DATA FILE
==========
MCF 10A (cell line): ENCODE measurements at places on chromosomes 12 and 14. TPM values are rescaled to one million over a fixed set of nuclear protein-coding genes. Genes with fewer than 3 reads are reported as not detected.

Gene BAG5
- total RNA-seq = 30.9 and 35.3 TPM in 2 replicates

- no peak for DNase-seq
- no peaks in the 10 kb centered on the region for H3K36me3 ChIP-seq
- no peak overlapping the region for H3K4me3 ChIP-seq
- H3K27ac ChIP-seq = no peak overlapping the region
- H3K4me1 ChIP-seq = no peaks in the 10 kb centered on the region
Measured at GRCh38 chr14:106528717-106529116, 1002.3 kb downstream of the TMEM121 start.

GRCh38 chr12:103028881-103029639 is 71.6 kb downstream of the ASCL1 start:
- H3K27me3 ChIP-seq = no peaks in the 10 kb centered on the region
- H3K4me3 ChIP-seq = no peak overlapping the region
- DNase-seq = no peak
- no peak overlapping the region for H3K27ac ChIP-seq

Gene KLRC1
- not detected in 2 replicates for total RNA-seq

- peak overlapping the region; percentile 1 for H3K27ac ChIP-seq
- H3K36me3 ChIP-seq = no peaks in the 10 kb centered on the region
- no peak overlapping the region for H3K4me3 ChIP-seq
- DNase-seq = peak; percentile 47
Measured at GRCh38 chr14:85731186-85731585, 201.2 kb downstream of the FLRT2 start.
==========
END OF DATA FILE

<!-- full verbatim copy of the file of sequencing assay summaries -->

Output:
MCF 10A (cell line): ENCODE measurements at places on chromosomes 12 and 14. TPM values are rescaled to one million over a fixed set of nuclear protein-coding genes. Genes with fewer than 3 reads are reported as not detected.

Gene BAG5
- total RNA-seq = 30.9 and 35.3 TPM in 2 replicates

- no peak for DNase-seq
- no peaks in the 10 kb centered on the region for H3K36me3 ChIP-seq
- no peak overlapping the region for H3K4me3 ChIP-seq
- H3K27ac ChIP-seq = no peak overlapping the region
- H3K4me1 ChIP-seq = no peaks in the 10 kb centered on the region
Measured at GRCh38 chr14:106528717-106529116, 1002.3 kb downstream of the TMEM121 start.

GRCh38 chr12:103028881-103029639 is 71.6 kb downstream of the ASCL1 start:
- H3K27me3 ChIP-seq = no peaks in the 10 kb centered on the region
- H3K4me3 ChIP-seq = no peak overlapping the region
- DNase-seq = no peak
- no peak overlapping the region for H3K27ac ChIP-seq

Gene KLRC1
- not detected in 2 replicates for total RNA-seq

- peak overlapping the region; percentile 1 for H3K27ac ChIP-seq
- H3K36me3 ChIP-seq = no peaks in the 10 kb centered on the region
- no peak overlapping the region for H3K4me3 ChIP-seq
- DNase-seq = peak; percentile 47
Measured at GRCh38 chr14:85731186-85731585, 201.2 kb downstream of the FLRT2 start.